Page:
Twenty years after a hit-and-run accident sends the driver into a downward spiral of remorse, retribution comes calling, though not on her.
Driving home alone through Shropshire late one night, Leah Porter hits a newspaper boy whose bicycle swerves in front of her car, then disposes of the body. Stricken with guilt, Leah goes into a deep depression that ends in her suicide. Two decades later, her neighborhood of Rickmansworth is in the news again when her friend Sarah Clement, an alcoholic author who’s never duplicated the success of her brilliant first novel, exits her houseboat via water and is found drowned in the canal. DI Frank Kavanagh and his lover, Jane Salt (Small Vices, 1998, etc.), swing sedately into action, but they’re too late to prevent a second murder when bed-and-breakfast owner Terence May’s government-provided new identity isn’t enough to protect him from one of his former colleagues in an art-fraud scheme. What connects one murder to the other—or, for that matter, to farmer Philip Ellis’s romance with his Polish farmhand Katrina, to which the tale repeatedly drifts back? Don’t hold your breath to find out.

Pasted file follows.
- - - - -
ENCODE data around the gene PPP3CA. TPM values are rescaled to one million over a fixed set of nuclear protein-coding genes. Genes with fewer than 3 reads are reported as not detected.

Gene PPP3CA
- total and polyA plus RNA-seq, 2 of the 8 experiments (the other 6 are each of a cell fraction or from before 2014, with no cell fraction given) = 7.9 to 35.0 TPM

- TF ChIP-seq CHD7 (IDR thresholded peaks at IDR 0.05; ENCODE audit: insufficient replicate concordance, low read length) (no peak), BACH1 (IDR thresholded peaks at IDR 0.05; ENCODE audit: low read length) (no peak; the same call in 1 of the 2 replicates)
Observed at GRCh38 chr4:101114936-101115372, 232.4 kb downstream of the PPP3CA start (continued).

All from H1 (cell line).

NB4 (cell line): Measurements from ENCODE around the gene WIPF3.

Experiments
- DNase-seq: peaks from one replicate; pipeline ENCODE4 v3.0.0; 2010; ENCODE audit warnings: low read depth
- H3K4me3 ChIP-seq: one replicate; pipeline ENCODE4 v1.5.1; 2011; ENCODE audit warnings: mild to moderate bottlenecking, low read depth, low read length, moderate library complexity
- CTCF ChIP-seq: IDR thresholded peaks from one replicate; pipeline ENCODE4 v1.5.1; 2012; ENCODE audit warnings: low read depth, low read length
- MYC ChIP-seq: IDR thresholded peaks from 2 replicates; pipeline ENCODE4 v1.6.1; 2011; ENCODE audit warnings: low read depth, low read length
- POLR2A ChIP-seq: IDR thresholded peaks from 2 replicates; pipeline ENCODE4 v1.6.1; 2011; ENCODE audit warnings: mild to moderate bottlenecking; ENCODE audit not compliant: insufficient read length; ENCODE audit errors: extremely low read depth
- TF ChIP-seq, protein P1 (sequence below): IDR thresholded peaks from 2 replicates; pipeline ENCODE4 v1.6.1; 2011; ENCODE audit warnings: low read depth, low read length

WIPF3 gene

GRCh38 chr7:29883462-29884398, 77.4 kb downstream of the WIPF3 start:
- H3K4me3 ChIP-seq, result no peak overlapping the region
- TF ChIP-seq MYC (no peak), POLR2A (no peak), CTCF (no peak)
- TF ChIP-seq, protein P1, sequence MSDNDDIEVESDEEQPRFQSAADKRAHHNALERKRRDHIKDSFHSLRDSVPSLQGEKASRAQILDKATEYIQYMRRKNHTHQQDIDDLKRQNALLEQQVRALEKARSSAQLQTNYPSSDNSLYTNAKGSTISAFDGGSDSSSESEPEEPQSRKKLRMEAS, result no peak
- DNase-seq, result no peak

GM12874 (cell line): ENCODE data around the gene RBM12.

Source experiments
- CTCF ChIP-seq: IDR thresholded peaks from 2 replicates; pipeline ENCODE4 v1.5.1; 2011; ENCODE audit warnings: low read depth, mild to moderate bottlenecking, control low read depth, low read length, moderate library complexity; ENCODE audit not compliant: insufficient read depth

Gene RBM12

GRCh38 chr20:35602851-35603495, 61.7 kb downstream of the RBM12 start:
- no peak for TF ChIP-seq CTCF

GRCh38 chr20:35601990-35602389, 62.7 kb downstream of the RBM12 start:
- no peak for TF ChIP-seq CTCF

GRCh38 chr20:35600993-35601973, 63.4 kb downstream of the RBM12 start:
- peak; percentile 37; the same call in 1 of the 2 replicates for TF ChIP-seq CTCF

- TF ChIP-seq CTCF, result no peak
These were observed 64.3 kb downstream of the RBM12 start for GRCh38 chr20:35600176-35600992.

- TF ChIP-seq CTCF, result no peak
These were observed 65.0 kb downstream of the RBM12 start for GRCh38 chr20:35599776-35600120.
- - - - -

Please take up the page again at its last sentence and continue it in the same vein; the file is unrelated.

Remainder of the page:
Armstrong doesn’t write well enough to make his individual plot lines compelling; his coppers are ciphers, and his final surprise is no surprise at all. Fans of British procedurals are better served elsewhere.